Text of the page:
The goddeses of the spirit who inspire the creation of the arts, the sciences and the very intelligence of creation itself is what we call muse. It is the underlying force that compels us to be greater than who we think we are. It is the source of our inspiration.
In Greek mythology, muse has been attributed to the characteristics of the 9 daughters of Zeus and Mnemosyne; keeper of the arts and the sciences. One of the daughters, Calliope, is best known as Homer's muse, the inspiration for Odyssey and Illiad. Likewise, Urania is the “heavenly muse” invoked in John Milton's epic poem Paradise Lost. Through out the ages, mankind has always saluted this inner knowledge as the driving force for all their creative pursuits.
As we are closing in on one year and embarking on another, I dared to embark on this journey, to find out if there is a methodology to musing. It would be foolish of me to think that I can wrap it up in a neat little package, when so much has been researched about it. Yet, I believe, if we start with a very simple belief system, we are well on our way to be the creators monolithic greatness.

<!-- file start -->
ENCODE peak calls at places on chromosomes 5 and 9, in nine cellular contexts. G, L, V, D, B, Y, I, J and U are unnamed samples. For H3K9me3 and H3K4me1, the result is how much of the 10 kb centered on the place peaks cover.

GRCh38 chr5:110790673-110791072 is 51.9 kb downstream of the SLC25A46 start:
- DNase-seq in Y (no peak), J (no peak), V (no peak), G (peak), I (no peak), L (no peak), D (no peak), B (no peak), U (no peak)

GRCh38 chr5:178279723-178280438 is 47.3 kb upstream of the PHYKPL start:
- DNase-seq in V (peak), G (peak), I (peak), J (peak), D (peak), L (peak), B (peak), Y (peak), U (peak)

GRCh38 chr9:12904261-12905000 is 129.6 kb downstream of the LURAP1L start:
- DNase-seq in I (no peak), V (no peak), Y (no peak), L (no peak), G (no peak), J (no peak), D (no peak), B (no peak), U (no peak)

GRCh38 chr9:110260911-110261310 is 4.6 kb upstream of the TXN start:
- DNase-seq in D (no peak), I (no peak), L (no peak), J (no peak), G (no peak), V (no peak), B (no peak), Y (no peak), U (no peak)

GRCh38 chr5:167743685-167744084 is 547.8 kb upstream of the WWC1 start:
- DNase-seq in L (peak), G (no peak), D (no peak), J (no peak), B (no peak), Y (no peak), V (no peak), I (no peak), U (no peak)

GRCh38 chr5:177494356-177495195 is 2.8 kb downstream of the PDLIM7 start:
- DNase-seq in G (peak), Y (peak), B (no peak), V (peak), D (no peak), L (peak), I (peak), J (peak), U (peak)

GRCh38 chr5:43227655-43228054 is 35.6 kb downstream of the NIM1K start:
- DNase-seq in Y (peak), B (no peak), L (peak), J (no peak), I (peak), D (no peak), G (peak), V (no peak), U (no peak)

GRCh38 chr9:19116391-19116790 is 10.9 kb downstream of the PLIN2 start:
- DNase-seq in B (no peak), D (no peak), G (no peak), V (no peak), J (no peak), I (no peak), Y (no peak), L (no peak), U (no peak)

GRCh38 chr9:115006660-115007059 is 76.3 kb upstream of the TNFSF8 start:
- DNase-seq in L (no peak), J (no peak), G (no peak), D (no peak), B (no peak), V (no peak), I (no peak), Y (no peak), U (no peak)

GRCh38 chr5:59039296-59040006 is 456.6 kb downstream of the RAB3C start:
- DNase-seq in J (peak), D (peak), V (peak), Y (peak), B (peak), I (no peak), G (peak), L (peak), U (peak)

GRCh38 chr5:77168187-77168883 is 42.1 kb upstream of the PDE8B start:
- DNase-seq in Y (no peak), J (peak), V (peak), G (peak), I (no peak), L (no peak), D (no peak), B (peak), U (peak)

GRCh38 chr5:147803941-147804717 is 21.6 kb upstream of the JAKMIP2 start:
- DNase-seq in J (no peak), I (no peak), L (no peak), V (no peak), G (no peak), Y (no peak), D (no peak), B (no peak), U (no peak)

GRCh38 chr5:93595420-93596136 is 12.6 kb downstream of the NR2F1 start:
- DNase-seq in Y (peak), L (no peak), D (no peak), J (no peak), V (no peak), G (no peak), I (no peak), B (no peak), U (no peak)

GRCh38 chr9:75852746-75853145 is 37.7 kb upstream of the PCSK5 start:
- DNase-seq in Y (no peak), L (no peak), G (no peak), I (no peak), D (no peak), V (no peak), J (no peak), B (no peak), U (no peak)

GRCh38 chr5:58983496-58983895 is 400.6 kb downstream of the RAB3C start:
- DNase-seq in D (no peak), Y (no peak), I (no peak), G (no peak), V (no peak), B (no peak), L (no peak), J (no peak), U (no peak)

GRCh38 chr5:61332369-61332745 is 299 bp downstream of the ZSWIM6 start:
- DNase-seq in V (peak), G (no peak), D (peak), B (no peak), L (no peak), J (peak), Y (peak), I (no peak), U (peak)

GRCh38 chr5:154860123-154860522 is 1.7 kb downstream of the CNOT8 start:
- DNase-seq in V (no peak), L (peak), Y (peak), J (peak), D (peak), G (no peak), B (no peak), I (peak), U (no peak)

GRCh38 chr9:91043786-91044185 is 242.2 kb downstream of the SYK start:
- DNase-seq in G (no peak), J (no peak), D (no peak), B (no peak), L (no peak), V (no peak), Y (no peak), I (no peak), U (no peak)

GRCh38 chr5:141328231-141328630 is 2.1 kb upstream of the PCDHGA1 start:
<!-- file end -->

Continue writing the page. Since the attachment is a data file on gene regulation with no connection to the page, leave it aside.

Our belief system dictates us in setting our aims and achieving our goals. Michelangelo reminds us: “The greater danger for most of us lies not in setting our aim too high and falling short; but in setting our aim too low, and achieving our mark.”
Don’t bend; don’t water it down; don’t try to make it logical; don’t edit your own soul according to the fashion. Rather, follow your most intense obsessions mercilessly. Franz Kafka